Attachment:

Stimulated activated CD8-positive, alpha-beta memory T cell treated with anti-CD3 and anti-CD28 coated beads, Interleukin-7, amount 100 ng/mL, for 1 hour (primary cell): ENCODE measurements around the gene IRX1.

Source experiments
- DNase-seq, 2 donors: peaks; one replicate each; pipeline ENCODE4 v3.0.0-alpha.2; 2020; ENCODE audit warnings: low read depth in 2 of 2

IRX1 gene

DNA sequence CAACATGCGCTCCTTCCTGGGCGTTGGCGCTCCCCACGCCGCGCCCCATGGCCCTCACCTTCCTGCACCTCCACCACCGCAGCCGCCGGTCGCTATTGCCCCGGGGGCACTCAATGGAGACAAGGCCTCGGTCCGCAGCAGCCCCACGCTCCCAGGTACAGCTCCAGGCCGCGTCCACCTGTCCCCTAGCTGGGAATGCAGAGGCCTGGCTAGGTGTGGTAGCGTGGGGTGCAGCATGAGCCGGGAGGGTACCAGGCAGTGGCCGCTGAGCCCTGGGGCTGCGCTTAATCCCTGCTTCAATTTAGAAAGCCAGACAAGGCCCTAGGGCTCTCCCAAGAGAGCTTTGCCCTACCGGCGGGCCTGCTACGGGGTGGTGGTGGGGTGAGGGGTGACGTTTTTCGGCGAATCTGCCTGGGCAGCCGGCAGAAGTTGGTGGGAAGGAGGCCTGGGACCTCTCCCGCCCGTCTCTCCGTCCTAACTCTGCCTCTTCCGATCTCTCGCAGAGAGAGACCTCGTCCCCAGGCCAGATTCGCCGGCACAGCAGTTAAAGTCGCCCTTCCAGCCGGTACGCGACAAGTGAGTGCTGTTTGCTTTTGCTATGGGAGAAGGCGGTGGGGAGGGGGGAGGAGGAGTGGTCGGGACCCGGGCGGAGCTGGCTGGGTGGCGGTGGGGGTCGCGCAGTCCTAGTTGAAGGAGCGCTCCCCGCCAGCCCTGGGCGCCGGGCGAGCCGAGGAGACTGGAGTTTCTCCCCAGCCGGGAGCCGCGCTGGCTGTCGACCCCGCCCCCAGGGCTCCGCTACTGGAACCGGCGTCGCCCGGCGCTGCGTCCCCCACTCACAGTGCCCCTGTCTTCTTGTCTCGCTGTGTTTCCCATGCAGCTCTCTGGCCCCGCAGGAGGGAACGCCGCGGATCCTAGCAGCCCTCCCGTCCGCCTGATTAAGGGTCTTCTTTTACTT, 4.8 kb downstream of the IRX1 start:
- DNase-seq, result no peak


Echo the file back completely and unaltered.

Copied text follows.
Stimulated activated CD8-positive, alpha-beta memory T cell treated with anti-CD3 and anti-CD28 coated beads, Interleukin-7, amount 100 ng/mL, for 1 hour (primary cell): ENCODE measurements around the gene IRX1.

Source experiments
- DNase-seq, 2 donors: peaks; one replicate each; pipeline ENCODE4 v3.0.0-alpha.2; 2020; ENCODE audit warnings: low read depth in 2 of 2

IRX1 gene

DNA sequence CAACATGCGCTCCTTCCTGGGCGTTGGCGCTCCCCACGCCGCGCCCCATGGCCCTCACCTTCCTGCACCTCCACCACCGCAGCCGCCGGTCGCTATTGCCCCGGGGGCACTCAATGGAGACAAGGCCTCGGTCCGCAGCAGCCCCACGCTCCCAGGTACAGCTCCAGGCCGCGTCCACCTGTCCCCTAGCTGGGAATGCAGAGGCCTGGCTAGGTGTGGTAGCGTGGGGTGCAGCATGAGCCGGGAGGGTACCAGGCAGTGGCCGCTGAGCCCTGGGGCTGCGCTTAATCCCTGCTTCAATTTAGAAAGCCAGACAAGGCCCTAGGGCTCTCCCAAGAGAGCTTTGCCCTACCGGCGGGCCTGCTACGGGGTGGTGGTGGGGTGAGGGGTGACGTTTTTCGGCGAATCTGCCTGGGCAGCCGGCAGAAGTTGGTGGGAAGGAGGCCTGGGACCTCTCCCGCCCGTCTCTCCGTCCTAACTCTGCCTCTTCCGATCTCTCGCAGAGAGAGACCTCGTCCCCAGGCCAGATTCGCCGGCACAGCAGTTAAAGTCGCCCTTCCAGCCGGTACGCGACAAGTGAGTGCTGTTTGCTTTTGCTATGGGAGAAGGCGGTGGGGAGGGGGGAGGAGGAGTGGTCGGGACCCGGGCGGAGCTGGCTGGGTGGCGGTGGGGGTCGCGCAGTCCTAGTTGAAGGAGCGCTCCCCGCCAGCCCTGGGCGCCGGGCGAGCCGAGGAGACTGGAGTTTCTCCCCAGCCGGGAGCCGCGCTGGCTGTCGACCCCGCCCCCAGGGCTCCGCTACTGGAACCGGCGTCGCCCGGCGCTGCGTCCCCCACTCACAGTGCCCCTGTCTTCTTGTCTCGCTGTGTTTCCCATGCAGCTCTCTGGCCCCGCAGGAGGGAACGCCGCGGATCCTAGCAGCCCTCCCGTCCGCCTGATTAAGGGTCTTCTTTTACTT, 4.8 kb downstream of the IRX1 start:
- DNase-seq, result no peak